PANTOTHENIC ACID Food Sources Benefits Dosage



Pantothenic acid: what is it good for? Also known as Vitamin B5, it is one of eight B vitamins that help convert food into energy. The name comes from the Greek word “pantos”, meaning “in all places”, because it is found in all living cells.

Pantothenic acid not only converts food into energy, but it helps synthesize HDL cholesterol (good cholesterol) – which leads to the formation of sex and stress-related hormones like cortisol. It also helps reduce LDL cholesterol (bad cholesterol) and triglycerides.

Vitamin B5 also aids in forming red blood cells, improves mental performance, and increases energy.

In a few instances, it has been studied for its wound-healing abilities, and may in the future lead to pain and symptom relief for rheumatoid arthritis sufferers.

It has been shown to quite significantly reduce acne after 10 to 12 weeks of treatment.

It also plays an important role in the body’s use of vitamin D in bone formation.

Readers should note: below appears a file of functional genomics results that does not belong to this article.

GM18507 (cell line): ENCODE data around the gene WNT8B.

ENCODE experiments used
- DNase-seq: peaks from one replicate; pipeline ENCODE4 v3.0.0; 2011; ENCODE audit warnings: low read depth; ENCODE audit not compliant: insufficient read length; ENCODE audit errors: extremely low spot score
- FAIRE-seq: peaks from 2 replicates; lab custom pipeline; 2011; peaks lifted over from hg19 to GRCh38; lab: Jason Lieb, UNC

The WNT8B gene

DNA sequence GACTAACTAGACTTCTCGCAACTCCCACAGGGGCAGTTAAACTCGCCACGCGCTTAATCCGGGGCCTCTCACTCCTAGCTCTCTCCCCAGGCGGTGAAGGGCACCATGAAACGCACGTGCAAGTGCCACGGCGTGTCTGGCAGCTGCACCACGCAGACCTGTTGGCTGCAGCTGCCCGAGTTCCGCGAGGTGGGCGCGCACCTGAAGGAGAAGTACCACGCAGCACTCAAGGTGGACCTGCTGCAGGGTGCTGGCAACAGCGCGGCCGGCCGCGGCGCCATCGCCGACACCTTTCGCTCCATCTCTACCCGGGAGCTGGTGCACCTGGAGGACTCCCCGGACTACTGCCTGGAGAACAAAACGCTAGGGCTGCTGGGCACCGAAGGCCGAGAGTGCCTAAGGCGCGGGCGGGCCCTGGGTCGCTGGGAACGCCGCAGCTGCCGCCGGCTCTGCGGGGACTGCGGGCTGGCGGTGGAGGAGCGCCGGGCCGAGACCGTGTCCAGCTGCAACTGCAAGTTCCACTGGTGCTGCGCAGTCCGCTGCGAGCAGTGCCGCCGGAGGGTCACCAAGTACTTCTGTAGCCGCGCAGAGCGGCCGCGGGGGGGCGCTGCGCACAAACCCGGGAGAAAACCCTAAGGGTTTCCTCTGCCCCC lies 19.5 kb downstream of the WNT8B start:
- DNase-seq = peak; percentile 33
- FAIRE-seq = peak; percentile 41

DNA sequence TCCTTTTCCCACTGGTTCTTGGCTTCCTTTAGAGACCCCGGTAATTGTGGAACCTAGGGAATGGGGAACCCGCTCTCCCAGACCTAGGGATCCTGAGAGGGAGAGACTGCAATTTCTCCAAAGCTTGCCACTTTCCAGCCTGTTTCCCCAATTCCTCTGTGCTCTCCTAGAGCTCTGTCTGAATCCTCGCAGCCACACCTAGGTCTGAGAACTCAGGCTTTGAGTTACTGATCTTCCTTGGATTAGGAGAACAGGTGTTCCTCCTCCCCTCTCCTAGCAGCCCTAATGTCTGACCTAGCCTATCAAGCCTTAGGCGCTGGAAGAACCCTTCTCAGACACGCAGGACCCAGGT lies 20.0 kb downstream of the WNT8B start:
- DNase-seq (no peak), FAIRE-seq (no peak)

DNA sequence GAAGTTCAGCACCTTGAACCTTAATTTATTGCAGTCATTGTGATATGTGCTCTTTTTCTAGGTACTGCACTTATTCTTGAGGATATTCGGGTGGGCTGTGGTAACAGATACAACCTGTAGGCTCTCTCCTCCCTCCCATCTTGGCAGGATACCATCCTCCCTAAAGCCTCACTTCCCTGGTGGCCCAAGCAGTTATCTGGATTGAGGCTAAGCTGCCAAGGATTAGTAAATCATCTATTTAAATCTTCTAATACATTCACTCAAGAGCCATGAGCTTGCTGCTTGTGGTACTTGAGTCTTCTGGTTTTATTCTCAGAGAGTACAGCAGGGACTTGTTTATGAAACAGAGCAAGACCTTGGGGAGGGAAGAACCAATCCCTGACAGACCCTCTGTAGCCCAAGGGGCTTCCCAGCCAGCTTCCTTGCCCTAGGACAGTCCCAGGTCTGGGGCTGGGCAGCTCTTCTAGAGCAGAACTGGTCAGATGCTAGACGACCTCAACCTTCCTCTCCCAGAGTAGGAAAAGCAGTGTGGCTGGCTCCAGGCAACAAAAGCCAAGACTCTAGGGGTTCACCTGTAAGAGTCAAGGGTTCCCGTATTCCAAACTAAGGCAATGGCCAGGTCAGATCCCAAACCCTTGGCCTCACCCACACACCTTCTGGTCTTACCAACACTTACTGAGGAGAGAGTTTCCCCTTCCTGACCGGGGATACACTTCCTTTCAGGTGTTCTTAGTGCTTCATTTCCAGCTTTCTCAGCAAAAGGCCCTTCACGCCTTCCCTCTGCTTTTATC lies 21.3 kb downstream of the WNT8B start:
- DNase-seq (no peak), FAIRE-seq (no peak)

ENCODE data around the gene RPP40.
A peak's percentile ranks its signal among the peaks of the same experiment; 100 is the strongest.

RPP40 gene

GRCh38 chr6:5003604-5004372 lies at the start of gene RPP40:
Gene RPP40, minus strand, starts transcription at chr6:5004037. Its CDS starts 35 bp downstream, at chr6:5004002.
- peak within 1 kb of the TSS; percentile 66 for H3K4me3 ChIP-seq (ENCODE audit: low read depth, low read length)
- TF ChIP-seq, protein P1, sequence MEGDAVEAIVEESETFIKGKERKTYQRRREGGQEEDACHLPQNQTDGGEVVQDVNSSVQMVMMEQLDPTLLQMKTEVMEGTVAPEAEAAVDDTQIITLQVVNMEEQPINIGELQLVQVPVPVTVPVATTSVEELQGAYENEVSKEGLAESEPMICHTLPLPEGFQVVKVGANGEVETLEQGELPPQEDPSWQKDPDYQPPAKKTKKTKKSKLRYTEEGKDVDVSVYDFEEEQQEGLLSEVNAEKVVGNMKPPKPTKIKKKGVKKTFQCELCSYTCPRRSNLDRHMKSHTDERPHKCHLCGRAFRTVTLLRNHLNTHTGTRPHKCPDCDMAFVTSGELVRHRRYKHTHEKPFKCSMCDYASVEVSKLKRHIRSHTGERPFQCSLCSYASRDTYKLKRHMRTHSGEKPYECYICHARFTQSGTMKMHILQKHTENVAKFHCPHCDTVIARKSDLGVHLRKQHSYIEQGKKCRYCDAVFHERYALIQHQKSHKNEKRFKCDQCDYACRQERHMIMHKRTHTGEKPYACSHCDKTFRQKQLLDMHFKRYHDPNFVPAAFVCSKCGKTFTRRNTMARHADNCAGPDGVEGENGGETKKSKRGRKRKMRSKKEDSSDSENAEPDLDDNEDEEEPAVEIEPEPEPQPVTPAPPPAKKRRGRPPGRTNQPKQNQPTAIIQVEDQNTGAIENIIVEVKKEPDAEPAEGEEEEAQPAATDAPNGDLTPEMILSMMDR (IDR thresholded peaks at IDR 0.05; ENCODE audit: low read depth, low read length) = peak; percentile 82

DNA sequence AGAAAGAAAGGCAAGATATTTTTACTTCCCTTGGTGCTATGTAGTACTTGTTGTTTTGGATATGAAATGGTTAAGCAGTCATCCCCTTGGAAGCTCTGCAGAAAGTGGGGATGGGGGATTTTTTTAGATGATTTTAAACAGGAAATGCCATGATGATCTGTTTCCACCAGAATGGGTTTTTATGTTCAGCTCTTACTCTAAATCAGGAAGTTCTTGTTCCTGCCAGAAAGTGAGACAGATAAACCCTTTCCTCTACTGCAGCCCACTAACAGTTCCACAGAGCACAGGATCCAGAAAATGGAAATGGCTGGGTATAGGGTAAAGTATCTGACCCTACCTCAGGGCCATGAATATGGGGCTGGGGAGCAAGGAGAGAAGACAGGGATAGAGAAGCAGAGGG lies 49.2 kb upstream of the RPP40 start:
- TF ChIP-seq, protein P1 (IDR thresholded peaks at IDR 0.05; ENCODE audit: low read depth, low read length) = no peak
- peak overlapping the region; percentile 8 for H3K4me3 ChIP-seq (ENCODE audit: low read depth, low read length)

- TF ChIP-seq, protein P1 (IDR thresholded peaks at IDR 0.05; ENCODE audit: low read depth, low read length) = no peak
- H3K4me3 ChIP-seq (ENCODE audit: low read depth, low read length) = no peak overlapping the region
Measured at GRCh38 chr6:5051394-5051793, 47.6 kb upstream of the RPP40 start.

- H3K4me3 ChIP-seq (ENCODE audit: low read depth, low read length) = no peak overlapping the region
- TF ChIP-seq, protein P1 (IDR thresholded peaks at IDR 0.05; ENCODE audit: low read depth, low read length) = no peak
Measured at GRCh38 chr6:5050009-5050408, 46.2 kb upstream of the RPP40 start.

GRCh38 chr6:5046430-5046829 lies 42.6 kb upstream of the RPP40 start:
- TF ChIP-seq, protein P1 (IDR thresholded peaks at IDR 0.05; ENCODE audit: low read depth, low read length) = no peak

At very high doses, it may cause diarrhea and increase the risk of bleeding, from a wound or during surgery, for example. In addition, the possibility of pantothenic acid interacting with prescriptions means that users should consult their doctors.


The best sources of vitamin B5 – as with so many of the B vitamins – are yeast, wheat germ and organ meats, but dairy, eggs, green vegetables, peas, and beans are also excellent.

In addition, many breads and cereals are fortified with pantothenic acid, providing nutrition even for those on carbohydrate-restricted diets.


The symptoms of vitamin B5 deficiency include irritability, stomach distress, vomiting, exhaustion, insomnia, depression, burning feet and upper respiratory infections.

Individuals who may be lacking in pantothenic acid include heavy drinkers, women on birth control, people whose food intake is inadequate – i.e., the elderly, cancer treatment patients, and post-surgical patients, for example – and people whose digestive tracts don’t function properly (as in the case of inflammatory bowel disease, or IBD).


First isolated in 1933 then synthesized in 1940, vitamin B5 supplements (alone or in combination with other B vitamins) are recommended at the rate of between 3 and 12 milligrams (mg) per day, with 5 mg being the upper daily limit.